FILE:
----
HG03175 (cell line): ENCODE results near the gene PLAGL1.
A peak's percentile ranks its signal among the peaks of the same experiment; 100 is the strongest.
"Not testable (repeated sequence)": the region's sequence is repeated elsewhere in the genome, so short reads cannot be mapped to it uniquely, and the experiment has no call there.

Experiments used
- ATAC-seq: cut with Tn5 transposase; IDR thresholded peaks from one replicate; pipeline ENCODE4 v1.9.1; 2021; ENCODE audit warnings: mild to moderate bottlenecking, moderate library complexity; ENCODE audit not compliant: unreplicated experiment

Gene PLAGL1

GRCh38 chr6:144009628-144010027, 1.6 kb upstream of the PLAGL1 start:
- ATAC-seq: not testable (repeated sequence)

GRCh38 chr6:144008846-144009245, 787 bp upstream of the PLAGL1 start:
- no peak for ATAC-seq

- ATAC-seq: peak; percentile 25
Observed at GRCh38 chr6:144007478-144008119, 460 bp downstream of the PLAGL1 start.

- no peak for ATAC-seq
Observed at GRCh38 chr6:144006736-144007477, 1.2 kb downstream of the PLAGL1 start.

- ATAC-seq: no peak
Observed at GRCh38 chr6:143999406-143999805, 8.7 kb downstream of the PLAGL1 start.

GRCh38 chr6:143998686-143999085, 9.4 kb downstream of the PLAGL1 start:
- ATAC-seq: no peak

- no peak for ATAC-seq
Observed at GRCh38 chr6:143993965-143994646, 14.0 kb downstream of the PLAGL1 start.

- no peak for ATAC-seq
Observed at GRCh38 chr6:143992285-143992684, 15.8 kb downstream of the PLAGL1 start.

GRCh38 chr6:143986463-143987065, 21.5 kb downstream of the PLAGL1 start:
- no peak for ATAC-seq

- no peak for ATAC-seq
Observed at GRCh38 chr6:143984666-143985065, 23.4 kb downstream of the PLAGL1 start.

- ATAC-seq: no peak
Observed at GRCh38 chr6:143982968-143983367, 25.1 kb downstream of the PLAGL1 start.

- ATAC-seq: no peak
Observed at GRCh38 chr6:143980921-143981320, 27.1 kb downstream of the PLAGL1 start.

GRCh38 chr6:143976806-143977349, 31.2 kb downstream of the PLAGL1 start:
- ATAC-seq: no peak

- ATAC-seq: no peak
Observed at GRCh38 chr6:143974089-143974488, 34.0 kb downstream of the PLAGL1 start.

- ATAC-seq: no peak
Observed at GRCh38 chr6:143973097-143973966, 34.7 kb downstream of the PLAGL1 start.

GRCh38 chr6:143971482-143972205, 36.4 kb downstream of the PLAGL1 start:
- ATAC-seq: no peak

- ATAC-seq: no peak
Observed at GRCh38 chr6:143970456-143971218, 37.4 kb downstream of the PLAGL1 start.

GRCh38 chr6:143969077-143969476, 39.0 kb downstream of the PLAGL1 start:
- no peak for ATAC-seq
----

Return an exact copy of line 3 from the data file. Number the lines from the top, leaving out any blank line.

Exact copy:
"Not testable (repeated sequence)": the region's sequence is repeated elsewhere in the genome, so short reads cannot be mapped to it uniquely, and the experiment has no call there.